The whole thing was the continuation of the petty hatreds and squabbles of the various nationalities against each other from act one in the great war of 1914-1918. There is good reason that Europe embraces the EU concept that unfortunately has become infected by radical cultural marxism and immigrationism. The earlier path was unsustainable, the Kaiser and Germans had grown strong and were looking for a fight that they expected to be a rerun of the Franco Prussian War where the French performed poorly and was over with a quick victory. Unfortunately 50 years later technology had so advanced the nature of war was quite different and all parties are responsible for not putting a quick end to the fight with some reasonable solution in 1915.
A valid explanation, but somewhat misconstrued. You don't factor communism into the equation as it was back then, which was the most insidious threat in the world. I think denigrating the world wars to "petty" status is not the right term, though I think that neither of them should have ever happened, I would call it the action phase of the planned extermination of Europe by international jewry. If we include everything that went into the time of WWI, the Bolshevik Revolution and genocide of Tsarist Russia, the expulsion of the Orthodox Church, the Armenian Genocide, and the fomenting of national hatred in Europe (and in the US, Canada and AUS), mainly against Germany and Austria, along with every other communist uprising and revolution occurring all over the world during and after the war, it was clearly an attempt by the jewish powers to annihilate the stronghold over Europe so that their populations could all be leaderless and rife for infection.
World war II was not planned out the way that world war I came to a head. Not to mention between WWI and WWII there were over 39 other wars that broke out around the world. Every single country where there was a sizeable jewish financial presence with authority over the flow of the economy would somehow find a way to magically sway that country's opinion, by force if necessary, to preclude warmongering against nations which did not. World War II was made inevitable when not only would many of the European countries refuse submit to communist revolutions and/or installments of communist governments, but when they counteracted this NWO with their own authoritarian models to keep the bankers and their communist pawns out of their countries and to establish a multipolar sphere of parallel societies, something completely anathema to the NWO (any individual culture is a threat to them). The USA and England, and France to some degree, were completely capitulated within to the masonic influence governed by kabbalistic talmudic jews at the top and shabbos goys alongside them (now all underneath them).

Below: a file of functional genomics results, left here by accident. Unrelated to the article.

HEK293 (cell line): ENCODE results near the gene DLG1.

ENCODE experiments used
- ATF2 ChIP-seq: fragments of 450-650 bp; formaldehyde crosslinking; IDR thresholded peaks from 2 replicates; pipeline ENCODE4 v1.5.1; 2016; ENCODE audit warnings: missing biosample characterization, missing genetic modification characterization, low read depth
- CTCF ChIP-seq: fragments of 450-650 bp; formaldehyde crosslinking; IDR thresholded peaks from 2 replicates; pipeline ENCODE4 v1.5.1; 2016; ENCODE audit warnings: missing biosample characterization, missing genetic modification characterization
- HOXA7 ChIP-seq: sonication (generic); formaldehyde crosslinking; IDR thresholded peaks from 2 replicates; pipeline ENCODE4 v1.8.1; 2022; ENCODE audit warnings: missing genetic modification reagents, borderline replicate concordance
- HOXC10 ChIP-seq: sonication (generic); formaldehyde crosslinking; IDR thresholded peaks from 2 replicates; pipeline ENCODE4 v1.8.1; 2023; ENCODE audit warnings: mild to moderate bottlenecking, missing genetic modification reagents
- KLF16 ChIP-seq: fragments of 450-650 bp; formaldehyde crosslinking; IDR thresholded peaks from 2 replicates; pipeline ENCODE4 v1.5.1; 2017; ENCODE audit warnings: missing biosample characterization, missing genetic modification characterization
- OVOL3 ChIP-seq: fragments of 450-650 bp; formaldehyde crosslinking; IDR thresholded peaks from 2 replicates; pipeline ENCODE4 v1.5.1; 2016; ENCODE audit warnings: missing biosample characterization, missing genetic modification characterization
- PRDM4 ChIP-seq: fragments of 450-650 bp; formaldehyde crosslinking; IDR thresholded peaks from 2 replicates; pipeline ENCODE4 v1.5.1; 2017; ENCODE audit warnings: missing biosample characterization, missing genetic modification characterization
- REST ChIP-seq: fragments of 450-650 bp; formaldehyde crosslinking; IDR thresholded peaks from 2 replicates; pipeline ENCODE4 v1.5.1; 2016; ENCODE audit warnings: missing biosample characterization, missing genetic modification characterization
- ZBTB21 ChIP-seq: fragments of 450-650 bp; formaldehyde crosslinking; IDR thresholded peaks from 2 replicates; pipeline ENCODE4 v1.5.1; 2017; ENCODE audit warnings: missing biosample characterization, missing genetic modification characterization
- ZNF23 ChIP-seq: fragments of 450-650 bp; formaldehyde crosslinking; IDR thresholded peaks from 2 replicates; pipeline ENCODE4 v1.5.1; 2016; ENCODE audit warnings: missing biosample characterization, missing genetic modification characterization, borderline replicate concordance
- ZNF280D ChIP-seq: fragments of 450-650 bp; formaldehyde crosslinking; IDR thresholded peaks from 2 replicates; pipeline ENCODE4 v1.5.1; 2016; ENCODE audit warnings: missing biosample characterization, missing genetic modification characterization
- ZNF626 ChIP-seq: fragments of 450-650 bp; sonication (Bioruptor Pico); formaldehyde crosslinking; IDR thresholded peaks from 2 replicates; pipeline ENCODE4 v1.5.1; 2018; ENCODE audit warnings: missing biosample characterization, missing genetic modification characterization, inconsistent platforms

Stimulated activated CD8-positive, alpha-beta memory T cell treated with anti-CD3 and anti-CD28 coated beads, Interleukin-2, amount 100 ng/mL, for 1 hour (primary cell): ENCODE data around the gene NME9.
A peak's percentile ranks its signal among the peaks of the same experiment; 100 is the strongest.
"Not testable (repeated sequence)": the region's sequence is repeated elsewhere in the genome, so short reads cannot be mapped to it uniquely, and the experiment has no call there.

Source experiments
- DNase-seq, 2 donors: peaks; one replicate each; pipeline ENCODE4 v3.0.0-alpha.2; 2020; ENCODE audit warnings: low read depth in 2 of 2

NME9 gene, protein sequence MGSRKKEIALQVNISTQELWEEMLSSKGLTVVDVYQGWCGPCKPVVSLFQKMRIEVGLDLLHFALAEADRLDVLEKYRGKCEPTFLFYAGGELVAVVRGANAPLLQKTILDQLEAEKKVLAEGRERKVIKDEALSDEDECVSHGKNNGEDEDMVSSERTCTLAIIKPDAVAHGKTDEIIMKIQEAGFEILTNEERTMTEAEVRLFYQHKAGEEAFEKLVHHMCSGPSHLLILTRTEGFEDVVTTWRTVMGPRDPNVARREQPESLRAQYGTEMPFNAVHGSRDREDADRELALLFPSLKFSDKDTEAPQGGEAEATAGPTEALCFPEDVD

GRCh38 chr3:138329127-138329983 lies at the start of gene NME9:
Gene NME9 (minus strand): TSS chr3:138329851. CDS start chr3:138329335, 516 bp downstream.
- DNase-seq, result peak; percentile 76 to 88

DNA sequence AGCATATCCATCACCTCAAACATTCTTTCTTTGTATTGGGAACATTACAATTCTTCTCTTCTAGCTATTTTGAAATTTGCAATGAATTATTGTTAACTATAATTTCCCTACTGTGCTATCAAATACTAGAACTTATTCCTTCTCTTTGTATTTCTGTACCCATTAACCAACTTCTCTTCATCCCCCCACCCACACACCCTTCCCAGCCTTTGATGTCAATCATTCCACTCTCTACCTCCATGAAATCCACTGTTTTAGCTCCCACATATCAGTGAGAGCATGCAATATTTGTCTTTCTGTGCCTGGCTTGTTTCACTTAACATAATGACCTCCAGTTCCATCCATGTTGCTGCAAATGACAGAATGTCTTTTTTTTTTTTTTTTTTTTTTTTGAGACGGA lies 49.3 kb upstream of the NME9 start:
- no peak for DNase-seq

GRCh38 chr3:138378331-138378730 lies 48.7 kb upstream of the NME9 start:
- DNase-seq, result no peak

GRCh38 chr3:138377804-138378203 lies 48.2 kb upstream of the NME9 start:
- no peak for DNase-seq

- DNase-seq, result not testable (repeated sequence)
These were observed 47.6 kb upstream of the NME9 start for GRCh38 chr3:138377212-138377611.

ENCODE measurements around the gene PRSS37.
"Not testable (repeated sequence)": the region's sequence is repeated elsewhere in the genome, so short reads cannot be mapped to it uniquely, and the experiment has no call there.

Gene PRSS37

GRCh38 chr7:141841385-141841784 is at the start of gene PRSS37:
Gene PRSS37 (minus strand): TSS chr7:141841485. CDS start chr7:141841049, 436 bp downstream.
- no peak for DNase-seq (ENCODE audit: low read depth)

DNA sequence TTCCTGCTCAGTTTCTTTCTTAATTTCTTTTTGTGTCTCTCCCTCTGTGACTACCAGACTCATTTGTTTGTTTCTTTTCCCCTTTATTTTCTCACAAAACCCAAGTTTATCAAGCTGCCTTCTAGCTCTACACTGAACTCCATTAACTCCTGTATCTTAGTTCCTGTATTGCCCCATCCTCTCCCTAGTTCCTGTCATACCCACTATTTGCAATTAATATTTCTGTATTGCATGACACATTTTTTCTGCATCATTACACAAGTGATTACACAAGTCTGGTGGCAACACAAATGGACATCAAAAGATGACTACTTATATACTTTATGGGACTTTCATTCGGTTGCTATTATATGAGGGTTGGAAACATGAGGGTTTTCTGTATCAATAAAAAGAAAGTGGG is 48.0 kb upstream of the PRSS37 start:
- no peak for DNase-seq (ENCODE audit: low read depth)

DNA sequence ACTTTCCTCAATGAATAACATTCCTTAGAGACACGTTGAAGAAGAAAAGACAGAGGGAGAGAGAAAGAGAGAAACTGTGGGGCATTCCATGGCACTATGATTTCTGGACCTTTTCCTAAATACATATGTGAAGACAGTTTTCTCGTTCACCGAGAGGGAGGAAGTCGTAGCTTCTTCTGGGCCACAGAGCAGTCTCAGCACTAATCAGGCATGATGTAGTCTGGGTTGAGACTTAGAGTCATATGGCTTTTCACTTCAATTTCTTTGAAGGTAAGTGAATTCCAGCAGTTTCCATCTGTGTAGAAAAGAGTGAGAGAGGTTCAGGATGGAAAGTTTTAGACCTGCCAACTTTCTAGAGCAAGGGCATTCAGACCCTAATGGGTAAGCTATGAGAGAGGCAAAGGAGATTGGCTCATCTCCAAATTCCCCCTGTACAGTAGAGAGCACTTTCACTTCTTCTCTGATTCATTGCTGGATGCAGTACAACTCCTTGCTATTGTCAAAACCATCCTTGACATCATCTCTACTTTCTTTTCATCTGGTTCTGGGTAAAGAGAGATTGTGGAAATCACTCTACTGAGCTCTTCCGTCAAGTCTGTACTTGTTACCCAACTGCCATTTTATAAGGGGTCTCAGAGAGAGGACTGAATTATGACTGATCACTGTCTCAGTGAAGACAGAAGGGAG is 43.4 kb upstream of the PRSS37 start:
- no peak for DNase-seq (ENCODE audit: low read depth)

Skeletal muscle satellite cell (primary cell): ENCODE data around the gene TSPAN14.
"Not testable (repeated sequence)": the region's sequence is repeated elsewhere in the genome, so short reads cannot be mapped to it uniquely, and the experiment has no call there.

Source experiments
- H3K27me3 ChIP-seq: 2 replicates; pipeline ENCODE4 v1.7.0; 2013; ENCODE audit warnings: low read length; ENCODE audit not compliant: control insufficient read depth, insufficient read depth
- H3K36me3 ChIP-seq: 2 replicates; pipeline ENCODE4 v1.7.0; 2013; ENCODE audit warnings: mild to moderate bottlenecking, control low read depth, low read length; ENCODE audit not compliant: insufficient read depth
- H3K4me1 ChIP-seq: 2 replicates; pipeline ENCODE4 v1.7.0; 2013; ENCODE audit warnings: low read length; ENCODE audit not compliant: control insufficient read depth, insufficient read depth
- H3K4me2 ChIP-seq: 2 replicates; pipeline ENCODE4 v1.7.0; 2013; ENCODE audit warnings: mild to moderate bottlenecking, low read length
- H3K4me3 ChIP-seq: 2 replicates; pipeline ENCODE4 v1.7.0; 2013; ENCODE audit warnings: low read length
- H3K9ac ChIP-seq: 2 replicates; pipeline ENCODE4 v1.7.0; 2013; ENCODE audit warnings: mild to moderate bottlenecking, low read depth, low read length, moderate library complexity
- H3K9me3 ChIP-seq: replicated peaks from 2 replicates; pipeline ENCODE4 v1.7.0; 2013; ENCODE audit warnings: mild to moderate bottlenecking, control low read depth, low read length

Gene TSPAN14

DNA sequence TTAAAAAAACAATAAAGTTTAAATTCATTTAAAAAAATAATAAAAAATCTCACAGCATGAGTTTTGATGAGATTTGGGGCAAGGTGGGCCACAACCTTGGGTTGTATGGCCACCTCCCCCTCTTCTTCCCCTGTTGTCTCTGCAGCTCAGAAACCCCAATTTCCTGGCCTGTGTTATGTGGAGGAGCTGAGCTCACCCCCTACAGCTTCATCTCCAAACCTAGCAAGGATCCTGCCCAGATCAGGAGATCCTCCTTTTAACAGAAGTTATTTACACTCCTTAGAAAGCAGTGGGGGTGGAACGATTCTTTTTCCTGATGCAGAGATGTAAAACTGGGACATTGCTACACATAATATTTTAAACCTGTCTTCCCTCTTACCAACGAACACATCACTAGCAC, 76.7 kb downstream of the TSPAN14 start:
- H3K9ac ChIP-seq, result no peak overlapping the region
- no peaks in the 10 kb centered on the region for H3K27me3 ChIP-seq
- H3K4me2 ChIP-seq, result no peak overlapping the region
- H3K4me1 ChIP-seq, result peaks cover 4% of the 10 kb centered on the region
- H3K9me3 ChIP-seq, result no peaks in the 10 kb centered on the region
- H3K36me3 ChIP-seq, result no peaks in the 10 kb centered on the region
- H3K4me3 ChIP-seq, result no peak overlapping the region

Here is something else in the inter-war period that many do not consider, the sheer amount of countries where the red terror attempted to duplicate itself, sometimes successfully, other times squashed, and sometimes protracted. I often hear the jewish psychological projection fantasies of world domination from critics or mainstream history-believers about Hitler, Mussolini, Tojo, etc, when in reality, Marxist-Communist Judeo-Bolshevism was the only clear perpetrator of world domination in its entire body. Here is an incomplete list of what I am referring to, starting from the source of Bolshevism in the 20th century and moving outwards:
-Latvia, Lithuania, and Estonia:
After the Russian Revolution, the Baltic states declared their independence from Russia. However, they faced various challenges including Soviet attempts to gain control. In 1919, the Soviet Union launched military campaigns to regain control over the Baltic States, leading to the brief Soviet occupation of parts of these countries. The usual demonic Bolshevik theatrics accompanied this first military offensive against a nation outside Russia proper. The Bolsheviks conducted mass executions of perceived political opponents, captured soldiers, and individuals suspected of supporting the Baltic state governments. These executions were often carried out in public as a means of intimidation and to serve as a warning to others who might resist Soviet rule.
also experienced a period of turmoil after the Russian Revolution. The country initially declared its independence, but it was caught in the midst of conflicts between various factions, including the Bolsheviks, anti-Bolshevik forces, and neighboring powers. The Bolsheviks gained control over Belarus and it was forced to become part of the Soviet Union when it was established in 1922.
: During the Russian Civil War (1918-1922) various factions and groups vied for control over the region. The Bolsheviks, led by figures like Mikhail Frunze and Fyodor Raskolnikov sought to establish Soviet power in Central Asia and force it into the newly formed Soviet state. Like everywhere else they faced opposition from local nationalist forces, rival political factions, and intervention by foreign powers.